Forum for Science, Industry and Business

Sponsored by:     3M 
Search our Site:

 

Cancer drug may reduce kidney disease in lupus

08.09.2004


A drug that is already being tested as an anticancer agent, especially in lymphoma, may also reduce the kidney disease that is a result of systemic lupus, according to a researcher at Wake Forest University Baptist Medical Center.



The drug, SAHA (suberoylanilide hydroxamic acid ), inhibited the onset of lupus-related kidney disease in mice with lupus, said Nilamadhab Mishra, M.D., an assistant professor of internal medicine - rheumatology, writing in the Sept. 15 issue of The Journal of Immunology, published online today.

Systemic lupus affects an estimated 1.5 million Americans, mostly women, and about half have kidney damage. In systemic lupus, the normally protective immune system attacks the body’s own organs, damaging kidneys, heart, lungs, brain, blood or skin. Most people with lupus have achy or swollen joints, frequent fevers and prolonged or extreme fatigue.


Besides preventing kidney disease, SAHA decreased the size of the spleen in the mice and at the same time decreased the production of certain T-cells (a type of white blood cell) that are a key to the autoimmune disorder, when compared to mice with lupus that didn’t get the drug. It also decreased excess protein in the urine in the mice.

"Further studies are needed to delineate the most effective therapeutic regimen," Mishra and seven colleagues reported in the article. They also need to determine "the precise mechanisms of the anti-inflammatory properties of SAHA in lupus."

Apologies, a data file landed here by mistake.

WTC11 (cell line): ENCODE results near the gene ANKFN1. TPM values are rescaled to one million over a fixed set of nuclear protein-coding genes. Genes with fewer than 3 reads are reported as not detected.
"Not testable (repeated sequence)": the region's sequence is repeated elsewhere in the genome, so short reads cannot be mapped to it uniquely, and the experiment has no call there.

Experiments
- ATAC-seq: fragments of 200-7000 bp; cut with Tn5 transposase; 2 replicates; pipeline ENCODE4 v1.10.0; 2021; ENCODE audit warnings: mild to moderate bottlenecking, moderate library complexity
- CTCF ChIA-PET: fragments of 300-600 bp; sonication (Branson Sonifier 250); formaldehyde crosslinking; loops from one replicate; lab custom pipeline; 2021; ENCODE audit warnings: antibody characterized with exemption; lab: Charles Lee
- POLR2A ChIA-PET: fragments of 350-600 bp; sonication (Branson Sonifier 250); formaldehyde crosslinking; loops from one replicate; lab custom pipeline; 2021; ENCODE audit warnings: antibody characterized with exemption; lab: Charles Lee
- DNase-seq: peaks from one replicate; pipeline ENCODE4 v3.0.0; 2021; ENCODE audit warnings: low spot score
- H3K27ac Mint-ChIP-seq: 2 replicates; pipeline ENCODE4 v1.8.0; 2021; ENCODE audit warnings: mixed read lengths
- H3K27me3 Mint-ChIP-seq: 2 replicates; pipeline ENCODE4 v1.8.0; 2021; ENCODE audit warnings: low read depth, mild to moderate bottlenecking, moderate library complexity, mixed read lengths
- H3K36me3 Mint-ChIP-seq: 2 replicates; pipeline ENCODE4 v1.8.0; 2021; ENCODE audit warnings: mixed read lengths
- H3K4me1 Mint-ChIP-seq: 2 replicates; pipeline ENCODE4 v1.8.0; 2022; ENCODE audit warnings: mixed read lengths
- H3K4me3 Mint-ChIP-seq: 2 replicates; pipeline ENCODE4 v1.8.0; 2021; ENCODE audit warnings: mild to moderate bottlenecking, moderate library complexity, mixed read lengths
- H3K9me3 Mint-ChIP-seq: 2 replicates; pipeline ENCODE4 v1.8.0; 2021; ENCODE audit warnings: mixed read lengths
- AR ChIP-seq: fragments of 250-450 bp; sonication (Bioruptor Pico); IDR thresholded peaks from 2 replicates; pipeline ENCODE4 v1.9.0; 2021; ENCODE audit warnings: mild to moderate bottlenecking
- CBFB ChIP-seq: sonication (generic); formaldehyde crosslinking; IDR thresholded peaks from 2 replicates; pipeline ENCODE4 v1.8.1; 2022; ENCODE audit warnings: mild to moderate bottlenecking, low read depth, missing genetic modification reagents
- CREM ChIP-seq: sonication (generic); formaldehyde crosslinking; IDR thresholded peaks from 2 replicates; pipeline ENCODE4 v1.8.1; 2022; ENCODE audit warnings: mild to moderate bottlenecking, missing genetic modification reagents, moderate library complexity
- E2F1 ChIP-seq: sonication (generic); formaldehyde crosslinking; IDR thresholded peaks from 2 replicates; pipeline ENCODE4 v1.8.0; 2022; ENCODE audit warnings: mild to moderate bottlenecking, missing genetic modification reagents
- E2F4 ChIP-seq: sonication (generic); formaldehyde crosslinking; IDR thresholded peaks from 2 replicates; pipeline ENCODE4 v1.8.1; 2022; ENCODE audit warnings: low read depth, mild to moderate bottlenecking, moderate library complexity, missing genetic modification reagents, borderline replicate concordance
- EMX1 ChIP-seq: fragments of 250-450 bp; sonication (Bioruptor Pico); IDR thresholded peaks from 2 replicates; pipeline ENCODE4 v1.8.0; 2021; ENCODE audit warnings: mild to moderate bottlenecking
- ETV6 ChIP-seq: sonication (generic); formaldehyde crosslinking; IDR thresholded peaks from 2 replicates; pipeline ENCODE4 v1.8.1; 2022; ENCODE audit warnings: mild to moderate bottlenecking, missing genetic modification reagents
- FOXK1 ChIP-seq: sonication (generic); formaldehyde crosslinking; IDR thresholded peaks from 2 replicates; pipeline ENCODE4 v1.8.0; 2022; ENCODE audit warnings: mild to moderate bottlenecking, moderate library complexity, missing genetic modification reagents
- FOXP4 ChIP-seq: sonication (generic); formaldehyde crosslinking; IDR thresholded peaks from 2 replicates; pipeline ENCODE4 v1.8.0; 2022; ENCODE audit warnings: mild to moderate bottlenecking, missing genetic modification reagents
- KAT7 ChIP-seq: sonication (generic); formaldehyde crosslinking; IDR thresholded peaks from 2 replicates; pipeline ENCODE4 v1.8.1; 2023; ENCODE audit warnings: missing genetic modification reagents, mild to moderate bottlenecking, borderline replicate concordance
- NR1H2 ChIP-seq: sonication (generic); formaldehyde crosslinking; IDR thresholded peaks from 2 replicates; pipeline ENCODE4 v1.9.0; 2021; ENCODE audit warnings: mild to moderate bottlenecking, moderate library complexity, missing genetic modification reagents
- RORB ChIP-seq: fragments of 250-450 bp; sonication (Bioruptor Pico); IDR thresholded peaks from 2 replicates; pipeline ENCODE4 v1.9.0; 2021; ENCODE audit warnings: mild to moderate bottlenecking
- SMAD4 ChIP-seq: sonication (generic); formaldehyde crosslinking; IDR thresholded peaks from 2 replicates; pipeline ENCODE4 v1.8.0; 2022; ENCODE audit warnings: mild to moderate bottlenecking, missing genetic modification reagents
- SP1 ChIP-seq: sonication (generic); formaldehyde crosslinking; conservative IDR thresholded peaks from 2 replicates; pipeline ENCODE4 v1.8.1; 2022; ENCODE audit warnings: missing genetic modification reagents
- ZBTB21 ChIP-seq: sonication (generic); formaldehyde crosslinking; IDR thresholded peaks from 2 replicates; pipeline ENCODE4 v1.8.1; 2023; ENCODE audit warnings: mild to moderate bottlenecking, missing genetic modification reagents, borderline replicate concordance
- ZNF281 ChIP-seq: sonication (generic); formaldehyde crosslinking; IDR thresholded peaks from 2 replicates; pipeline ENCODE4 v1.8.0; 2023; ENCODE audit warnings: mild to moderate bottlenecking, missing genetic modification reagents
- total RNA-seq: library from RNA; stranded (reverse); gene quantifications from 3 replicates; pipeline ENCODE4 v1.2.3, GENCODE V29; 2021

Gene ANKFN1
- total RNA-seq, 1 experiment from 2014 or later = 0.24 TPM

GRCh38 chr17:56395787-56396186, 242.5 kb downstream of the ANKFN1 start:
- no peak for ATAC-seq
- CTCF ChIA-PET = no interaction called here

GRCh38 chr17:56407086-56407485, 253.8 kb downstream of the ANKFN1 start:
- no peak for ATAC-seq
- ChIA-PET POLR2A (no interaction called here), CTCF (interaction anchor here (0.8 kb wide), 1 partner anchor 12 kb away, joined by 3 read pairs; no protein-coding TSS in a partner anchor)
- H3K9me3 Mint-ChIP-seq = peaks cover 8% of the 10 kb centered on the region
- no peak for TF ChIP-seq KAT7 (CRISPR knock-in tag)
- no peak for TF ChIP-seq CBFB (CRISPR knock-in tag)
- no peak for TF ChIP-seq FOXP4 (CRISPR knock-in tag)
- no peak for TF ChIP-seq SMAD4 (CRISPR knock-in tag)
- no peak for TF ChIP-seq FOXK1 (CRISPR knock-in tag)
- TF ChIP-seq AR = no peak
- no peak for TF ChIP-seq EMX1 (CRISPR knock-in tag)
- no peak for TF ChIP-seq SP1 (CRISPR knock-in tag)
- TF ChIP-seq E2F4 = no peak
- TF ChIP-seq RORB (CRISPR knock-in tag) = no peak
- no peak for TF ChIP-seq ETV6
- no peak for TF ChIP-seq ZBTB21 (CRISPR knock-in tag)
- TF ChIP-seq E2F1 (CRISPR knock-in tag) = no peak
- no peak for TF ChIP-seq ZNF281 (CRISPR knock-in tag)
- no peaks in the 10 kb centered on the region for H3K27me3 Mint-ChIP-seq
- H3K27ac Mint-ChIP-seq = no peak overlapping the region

The mice in the study have a defective gene and spontaneously develop lupus, including lymph node swelling and increased spleen size, said Mishra.

The researchers reported that SAHA caused no adverse effects in the animals at the doses given.

Mishra said he hoped to start a phase I clinical trial of SAHA in lupus patients next year. Phase I studies are primarily concerned with assessing a drug’s safety.

Mishra said it would be a double blind study, in which neither doctor nor patient will know whether they received SAHA or an inert placebo until the end of the study.

The compound is the second that Mishra and his colleagues have tested in mice that may lead to new treatment of systemic lupus. In February 2003 they reported in the Journal of Clinical Investigation that trichostatin A, or TSA, reduced excess protein in urine, inflammation of the kidneys and spleen weight.

Mishra’s colleagues in the study included Christopher M. Reilly, Ph.D., from Virginia-Maryland Regional College of Veterinary Medicine at Virginia Tech in Blacksburg, Va., Gary S. Gilkeson M.D., of the Medical University of South Carolina in Charleston, and scientists at the University of Miami Medical Center in Miami and Memorial Sloan-Kettering Cancer Center in New York. Reilly and Gilkerson were involved in the TSA research as well.

Robert Conn | EurekAlert!
Further information:
http://www.wfubmc.edu

More articles from Studies and Analyses:

nachricht Do microplastics harbour additional risks by colonization with harmful bacteria?
05.04.2018 | Leibniz-Institut für Ostseeforschung Warnemünde

nachricht Rutgers-led innovation could spur faster, cheaper, nano-based manufacturing
14.02.2018 | Rutgers University